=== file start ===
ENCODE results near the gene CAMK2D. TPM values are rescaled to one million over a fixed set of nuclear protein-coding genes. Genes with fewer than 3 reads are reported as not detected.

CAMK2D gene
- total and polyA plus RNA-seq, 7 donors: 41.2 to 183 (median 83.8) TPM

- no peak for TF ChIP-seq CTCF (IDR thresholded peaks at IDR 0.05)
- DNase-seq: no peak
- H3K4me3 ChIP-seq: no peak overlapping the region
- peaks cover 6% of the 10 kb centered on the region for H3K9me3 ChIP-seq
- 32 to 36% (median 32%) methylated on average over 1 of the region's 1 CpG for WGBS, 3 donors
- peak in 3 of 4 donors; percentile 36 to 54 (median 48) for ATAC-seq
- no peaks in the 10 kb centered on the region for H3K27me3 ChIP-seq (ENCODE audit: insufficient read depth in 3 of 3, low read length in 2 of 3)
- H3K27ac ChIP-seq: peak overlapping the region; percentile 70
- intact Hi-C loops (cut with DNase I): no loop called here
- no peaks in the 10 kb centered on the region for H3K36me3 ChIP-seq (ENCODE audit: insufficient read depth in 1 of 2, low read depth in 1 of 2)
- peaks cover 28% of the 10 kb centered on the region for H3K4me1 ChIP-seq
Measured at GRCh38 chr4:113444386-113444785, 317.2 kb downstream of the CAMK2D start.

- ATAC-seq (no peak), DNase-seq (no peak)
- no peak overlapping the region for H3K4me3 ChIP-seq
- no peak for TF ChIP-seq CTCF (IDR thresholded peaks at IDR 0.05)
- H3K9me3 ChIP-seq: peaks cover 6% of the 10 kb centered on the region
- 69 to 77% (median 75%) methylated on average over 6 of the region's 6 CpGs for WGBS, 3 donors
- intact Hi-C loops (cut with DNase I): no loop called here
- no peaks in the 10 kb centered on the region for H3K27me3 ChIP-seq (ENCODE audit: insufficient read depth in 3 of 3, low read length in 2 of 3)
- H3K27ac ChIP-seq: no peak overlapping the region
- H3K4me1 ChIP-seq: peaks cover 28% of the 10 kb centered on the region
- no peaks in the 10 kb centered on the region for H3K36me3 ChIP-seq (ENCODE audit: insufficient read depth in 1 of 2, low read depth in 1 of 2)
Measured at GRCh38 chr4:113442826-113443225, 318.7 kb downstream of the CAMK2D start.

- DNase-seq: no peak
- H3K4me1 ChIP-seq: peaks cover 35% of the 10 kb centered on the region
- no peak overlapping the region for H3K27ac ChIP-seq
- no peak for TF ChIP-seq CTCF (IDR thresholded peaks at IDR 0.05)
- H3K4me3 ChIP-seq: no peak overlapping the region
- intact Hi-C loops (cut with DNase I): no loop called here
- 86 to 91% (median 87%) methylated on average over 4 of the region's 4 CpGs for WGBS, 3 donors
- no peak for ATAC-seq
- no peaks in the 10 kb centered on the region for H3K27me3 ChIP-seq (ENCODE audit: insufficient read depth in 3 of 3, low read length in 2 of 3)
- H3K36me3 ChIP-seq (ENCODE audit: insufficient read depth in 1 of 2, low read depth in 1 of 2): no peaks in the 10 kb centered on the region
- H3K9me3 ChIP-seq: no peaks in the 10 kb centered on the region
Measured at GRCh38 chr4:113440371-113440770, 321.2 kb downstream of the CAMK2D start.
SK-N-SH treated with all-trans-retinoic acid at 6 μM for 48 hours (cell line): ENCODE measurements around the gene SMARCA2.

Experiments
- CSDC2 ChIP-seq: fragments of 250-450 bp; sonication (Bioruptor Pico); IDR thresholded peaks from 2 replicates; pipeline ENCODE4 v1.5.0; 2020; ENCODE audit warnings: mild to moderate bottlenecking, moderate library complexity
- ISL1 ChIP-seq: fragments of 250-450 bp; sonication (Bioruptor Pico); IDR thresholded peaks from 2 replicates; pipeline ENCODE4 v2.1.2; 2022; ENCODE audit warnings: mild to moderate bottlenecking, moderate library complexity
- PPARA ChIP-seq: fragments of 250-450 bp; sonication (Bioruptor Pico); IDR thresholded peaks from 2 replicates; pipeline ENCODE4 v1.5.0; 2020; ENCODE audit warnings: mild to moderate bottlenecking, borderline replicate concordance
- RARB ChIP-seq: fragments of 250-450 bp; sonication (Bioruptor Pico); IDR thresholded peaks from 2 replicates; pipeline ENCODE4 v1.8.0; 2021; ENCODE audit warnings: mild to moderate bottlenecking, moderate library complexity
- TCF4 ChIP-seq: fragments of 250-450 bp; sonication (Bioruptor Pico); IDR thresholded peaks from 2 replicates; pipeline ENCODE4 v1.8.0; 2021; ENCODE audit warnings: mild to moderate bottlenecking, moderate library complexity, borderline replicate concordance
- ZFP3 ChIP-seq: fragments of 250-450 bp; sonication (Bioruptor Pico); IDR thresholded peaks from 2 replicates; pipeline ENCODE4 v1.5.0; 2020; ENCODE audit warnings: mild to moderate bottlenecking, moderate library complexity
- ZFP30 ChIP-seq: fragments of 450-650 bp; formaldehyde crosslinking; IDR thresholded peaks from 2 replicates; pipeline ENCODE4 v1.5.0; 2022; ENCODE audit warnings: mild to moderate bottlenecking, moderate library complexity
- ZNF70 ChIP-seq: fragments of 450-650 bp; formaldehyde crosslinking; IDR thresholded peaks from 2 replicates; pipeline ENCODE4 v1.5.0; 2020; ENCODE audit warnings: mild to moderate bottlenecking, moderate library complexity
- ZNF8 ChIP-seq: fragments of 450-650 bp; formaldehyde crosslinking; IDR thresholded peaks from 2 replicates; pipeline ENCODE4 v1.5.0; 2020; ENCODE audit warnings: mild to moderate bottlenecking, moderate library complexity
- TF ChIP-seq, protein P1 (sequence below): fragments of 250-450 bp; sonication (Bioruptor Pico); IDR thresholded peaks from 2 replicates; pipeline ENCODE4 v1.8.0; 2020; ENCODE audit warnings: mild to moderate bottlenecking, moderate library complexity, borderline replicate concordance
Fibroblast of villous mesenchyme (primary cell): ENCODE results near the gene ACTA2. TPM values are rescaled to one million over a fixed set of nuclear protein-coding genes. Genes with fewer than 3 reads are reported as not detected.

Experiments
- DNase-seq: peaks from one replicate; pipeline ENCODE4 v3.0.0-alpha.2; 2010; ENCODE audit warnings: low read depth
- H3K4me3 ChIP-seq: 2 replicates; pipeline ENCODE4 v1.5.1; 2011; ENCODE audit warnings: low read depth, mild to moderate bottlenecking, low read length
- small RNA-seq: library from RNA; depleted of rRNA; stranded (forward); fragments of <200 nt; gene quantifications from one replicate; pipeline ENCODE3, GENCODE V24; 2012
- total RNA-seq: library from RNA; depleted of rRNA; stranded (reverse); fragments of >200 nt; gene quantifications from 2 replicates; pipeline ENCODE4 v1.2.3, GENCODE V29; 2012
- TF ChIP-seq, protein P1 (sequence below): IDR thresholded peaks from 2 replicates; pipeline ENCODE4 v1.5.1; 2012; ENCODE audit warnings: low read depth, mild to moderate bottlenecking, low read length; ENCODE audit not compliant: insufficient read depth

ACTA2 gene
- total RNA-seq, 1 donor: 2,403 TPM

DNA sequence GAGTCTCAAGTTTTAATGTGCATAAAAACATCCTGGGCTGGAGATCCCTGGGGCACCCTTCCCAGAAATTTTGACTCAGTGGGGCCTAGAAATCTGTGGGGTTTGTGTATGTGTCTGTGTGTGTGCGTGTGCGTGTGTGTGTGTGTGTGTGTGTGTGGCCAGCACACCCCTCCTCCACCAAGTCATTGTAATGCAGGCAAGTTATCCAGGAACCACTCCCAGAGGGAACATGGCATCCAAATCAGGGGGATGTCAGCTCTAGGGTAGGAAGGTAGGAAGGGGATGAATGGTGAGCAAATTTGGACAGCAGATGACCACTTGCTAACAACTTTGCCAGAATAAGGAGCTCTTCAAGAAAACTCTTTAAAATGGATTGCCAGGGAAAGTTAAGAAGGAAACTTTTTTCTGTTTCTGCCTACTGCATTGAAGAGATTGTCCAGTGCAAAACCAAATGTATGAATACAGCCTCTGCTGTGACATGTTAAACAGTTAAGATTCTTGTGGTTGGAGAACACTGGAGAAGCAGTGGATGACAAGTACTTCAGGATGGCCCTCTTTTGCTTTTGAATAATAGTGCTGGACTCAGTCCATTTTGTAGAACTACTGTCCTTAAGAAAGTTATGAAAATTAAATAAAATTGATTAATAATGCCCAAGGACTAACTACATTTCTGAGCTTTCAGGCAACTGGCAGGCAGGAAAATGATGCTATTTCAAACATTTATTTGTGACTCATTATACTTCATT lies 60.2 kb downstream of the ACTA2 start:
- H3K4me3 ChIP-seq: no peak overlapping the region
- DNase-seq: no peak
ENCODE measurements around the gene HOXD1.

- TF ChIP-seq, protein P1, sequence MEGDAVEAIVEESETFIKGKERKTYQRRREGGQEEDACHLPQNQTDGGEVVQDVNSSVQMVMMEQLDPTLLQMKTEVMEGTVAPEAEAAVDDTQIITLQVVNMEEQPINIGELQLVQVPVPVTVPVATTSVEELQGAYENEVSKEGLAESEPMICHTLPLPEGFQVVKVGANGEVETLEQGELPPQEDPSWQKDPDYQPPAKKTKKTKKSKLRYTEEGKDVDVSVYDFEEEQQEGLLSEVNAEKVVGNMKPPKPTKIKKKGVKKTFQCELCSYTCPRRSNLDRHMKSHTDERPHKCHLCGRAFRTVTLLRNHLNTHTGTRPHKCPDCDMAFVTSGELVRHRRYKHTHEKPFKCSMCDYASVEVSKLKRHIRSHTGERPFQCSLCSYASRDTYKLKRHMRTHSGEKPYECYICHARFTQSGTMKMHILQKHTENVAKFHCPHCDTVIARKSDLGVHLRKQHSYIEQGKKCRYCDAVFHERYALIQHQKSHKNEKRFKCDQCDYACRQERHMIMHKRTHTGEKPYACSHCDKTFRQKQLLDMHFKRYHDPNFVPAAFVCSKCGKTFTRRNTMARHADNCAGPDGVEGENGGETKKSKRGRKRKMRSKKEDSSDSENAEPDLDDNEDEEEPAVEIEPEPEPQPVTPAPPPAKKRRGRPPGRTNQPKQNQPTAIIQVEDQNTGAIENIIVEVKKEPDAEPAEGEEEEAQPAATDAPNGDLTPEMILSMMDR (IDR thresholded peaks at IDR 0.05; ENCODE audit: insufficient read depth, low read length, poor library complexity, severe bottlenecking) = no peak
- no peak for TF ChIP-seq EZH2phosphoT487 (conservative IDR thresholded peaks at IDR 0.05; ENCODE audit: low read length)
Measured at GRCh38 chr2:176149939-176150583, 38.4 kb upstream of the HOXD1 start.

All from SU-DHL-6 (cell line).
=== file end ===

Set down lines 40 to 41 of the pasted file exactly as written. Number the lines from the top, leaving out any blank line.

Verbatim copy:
Experiments
- CSDC2 ChIP-seq: fragments of 250-450 bp; sonication (Bioruptor Pico); IDR thresholded peaks from 2 replicates; pipeline ENCODE4 v1.5.0; 2020; ENCODE audit warnings: mild to moderate bottlenecking, moderate library complexity